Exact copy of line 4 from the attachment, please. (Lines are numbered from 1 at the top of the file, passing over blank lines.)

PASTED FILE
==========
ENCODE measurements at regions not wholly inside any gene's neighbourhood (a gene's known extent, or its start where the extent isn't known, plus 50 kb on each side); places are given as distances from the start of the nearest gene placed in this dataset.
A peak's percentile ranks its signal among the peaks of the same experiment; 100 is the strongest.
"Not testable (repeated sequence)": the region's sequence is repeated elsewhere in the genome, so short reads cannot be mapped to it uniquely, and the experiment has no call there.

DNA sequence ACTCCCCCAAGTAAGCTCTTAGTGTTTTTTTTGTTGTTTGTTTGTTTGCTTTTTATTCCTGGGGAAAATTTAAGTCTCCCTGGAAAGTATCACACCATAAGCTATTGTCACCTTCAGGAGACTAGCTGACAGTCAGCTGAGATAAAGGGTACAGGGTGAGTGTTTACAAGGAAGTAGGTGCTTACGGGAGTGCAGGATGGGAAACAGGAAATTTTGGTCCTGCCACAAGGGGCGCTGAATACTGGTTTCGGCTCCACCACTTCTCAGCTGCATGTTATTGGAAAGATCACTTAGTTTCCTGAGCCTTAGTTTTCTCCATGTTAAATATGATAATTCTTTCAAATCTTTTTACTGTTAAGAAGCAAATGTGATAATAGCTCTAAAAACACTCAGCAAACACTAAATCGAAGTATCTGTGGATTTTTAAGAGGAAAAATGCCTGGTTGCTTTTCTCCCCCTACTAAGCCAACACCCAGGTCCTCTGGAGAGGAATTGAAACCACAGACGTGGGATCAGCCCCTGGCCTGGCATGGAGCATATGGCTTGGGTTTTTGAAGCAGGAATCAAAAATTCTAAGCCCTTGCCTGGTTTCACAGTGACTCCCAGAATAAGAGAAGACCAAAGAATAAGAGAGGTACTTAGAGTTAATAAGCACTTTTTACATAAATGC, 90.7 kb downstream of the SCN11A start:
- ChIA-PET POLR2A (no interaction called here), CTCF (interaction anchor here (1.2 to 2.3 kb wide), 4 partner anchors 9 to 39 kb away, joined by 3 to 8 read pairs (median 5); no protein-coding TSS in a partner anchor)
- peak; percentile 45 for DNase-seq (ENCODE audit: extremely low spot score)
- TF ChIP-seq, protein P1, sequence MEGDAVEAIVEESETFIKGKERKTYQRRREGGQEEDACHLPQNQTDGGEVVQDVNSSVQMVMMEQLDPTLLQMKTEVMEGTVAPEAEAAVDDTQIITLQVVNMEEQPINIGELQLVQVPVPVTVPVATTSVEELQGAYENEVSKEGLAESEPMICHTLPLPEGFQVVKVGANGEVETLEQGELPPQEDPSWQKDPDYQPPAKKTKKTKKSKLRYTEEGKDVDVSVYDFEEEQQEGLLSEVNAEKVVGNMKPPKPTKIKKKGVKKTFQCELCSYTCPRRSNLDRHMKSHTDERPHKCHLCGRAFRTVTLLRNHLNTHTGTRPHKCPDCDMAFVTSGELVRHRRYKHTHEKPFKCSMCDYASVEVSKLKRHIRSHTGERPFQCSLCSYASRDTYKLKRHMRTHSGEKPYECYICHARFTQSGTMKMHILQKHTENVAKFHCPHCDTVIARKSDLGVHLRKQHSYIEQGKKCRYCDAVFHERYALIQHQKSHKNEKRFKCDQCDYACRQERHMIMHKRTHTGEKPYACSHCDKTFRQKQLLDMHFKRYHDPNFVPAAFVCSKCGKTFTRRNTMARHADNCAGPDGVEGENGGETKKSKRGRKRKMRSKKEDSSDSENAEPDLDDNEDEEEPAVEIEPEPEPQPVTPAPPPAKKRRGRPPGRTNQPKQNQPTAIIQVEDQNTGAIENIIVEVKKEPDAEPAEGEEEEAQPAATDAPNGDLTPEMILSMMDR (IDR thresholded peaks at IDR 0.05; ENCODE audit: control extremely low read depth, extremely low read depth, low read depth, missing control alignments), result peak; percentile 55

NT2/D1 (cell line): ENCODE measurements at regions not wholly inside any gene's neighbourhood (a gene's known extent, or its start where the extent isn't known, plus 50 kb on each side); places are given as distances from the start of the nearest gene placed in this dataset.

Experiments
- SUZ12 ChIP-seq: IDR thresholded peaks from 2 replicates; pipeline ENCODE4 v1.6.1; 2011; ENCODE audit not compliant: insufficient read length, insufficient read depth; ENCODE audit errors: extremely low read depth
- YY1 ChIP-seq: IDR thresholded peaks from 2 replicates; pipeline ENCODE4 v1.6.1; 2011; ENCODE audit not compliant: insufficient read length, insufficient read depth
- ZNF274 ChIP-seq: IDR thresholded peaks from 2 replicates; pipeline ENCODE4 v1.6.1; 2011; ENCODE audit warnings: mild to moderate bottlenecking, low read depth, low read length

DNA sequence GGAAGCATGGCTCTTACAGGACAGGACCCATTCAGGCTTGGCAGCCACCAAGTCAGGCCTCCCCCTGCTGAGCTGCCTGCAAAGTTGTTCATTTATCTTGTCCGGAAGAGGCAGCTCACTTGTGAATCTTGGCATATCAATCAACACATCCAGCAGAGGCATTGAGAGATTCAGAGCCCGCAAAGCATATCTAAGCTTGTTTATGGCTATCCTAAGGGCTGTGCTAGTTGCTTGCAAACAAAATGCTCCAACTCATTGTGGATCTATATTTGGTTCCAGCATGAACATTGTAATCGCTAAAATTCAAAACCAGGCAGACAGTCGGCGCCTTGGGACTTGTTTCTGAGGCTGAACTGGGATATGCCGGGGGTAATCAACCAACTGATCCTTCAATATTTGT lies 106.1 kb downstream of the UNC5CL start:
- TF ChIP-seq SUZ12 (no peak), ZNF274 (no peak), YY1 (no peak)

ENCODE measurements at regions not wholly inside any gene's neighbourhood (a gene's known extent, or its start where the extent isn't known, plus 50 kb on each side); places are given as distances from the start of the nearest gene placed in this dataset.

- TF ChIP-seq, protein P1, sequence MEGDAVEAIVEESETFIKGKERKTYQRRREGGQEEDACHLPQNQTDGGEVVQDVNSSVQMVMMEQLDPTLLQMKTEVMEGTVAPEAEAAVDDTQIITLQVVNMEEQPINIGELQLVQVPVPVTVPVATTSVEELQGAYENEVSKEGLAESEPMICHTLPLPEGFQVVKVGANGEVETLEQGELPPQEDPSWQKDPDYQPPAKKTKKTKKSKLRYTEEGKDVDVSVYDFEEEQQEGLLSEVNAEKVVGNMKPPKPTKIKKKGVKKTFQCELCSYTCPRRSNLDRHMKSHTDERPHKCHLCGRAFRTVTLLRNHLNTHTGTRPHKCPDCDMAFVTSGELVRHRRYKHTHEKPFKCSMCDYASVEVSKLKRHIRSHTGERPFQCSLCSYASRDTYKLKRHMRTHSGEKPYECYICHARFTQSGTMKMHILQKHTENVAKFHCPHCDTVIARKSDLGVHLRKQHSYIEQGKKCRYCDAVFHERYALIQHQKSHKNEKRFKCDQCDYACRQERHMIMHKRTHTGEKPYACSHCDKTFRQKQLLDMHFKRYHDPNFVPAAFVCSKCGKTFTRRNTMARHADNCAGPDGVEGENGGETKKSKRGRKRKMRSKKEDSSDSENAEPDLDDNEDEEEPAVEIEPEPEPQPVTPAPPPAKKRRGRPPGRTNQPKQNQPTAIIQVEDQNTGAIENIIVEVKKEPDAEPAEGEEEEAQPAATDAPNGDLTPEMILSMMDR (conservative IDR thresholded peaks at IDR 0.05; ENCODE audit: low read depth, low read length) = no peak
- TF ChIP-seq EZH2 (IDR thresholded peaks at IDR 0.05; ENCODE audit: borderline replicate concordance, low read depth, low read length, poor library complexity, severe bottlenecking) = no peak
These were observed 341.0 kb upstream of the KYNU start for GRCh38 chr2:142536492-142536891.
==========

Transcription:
DNA sequence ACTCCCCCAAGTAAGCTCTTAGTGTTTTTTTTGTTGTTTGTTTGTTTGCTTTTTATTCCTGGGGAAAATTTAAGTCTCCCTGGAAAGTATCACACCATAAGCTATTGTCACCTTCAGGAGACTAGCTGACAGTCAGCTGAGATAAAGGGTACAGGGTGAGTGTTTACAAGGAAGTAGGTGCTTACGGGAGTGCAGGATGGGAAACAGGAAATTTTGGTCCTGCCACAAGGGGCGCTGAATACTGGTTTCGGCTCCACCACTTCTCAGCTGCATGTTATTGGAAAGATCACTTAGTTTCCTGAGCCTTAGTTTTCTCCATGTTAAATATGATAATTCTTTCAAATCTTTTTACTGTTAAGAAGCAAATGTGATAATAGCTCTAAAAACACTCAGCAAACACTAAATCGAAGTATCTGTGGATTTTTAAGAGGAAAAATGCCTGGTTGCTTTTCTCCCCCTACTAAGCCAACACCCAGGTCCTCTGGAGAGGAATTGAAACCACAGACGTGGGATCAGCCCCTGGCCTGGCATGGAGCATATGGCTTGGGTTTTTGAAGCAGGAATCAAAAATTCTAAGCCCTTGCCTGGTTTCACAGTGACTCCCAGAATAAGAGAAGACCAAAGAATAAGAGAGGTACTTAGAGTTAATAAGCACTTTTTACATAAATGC, 90.7 kb downstream of the SCN11A start: